“10. There is no dispute with regard to the fact that Clause (ii) of the Section 80IA (4) was inserted in Section 80IA(3) by the Finance Act II of 2004 with effect from 1.4.2005 and that this was not with retrospective effect. It became applicable only after its insertion with effect from 1.4.2005. The Circular issued by DBDT explaining the provisions of Finance Act II of 2004 testifies the fact that this insertion took effect from 1.4.2005 and is to apply in relation to the assessment year 2005-06 and subsequent years. The first claim of the assessee for deduction under Section 80IA indisputably was for assessment year 2004-05. The Tribunal has rightly recorded that the business of fax and email has been started by the assessee in 1997 and the business of providing internet services during the year 2000 being from 17.10.2000, the relevant assessment year 2001-02. The question for consideration would be as to whether there was any violation of provisions in the claim of deduction under Section 80IA(4)(ii) of the Act for assessment year 2001-02 or at the maximum for the first year of deduction under Section 80IA being the assessment year 2004-05. Admittedly, the assessee was granted deduction under Section 80IA for the assessment year 2004-05. The Tribunal was right in holding that the revenue could not pick up the assessment year granting claim holding that there was violation of provisions of Section 80IA(3) on the ground that the business was formed by splitting up and reconstruction of business already in existence or that it was formed by transfer of plants and machinery to the new business. The bar as provided under Section 80IA(3) is to be considered only for the first year of claim for deduction under Section 80IA. Once the assessee is able to show that it has used new plants and machinery which has not been previously used for any purpose and the new undertaking is not formed by splitting up or reconstruction of business already in existence, it is entitled to the deduction under Section 80IA for subsequent years. Since the assessee had been granted claim of deduction right from the assessment year 2004-05 under Section 80IA, consequently it cannot be denied deduction for the subsequent years inasmuch as restrain of Section 80IA(3) cannot be considered for every year of claim of deduction, but can be considered only in the year of formation of the business.
11. Be that as it may, Clause (ii) of Section 4 of Section 80IA was inserted in sub clause 3 of Section 80IA with effect from 1.4.2005 and the business of the assessee had been formed and started much prior to that. The restriction placed by Section 80IA(3) to the provisions of 80IA(4)(ii) would not bar the assessee for continuing its claim of deduction under Section 80IA. Since the provisions of 80IA(3) are not applicable to the present assessee, it having commenced its business much prior to 1.4.2005, Section 80IA(3) would not disentitle it from claiming deduction under Section 80IA on its income from internet services and internet telephony services.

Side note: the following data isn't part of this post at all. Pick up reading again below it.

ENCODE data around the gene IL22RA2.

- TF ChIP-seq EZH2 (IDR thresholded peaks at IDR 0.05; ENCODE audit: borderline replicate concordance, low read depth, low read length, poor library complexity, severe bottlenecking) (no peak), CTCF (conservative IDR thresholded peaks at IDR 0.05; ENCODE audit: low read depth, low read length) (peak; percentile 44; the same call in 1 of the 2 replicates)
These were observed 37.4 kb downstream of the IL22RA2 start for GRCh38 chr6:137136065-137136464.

12. In our view, the Tribunal was right in holding that the assessee could not be said to have been formed by splitting up or reconstruction of the business already in existence as its business had commenced after 1.4.1995 and before 31.3.2005 and the assessee had started its business of fax and email services right from the financial year 2003 and 2005 and it continued to carry on the business of internet telephony.
13. Insofar as the objection of the revenue that there had been change in the name of pattern of shareholding it does not make any difference as it is a well settled rule of law that benefit under Section 80IA of the Act is available to an undertaking and not to the assessee since the undertaking continues to carrying on its business without any reconstruction of business already in existence.
14. Even otherwise, on merits the conditions under Section 80IA(3) of the Act are seen to be fully met by the assessee and on this ground also the assessee is entitled for deduction under Section 80IA of the Act. The first contention is that section 80IA(3) of the Act provides that the eligible business is not formed by splitting up or reconstruction of the business already in existence. It may be noticed that the assessee started its new business in the existing company and the said business could not be said to have been formed either by splitting up or reconstruction of the existing business. It is to be noted herein that the business of providing internet services was awarded by the government to the assessee in the year 1999. The second contention of applicability of section 80IA(3) regarding use of old plants and machinery is also not relevant in the case of the present assessee as the business of assessee had not come into existence or formed by transfer of any old plants and machinery. The license was granted to the assessee on 5.1.1999 and it purchased new plants and machinery worth Rs. 5.65 crore during the financial year 2000-01 for this telecommunication business.”
A perusal of the above said extract of the judgment clarifies that since the assessee had been able to get its claim of deduction by satisfying conditions enumerated by sub-section (3) of section 80IA, the Hon’ble High Court had rejected the contention of the Revenue. Whereas, in the instant case, the facts are otherwise, wherein the present assessee has failed to satisfy the above said condition. Hence, while affirming the findings of the CIT(A), we also hold that assessee’s claim of deduction under section 80IA is not liable to be accepted being violative section 80IA(3) of the “Act”. Therefore, the order of the CIT(A) is confirmed.
9. Coming to ground 7 of the assessee’s appeal. Since we have disagreed with assessee’s claim regarding maintainability of the claim, we also hold that this ground is also liable to fail as the same is only of academic significance.
10. In the result, the appeal of the assessee is dismissed.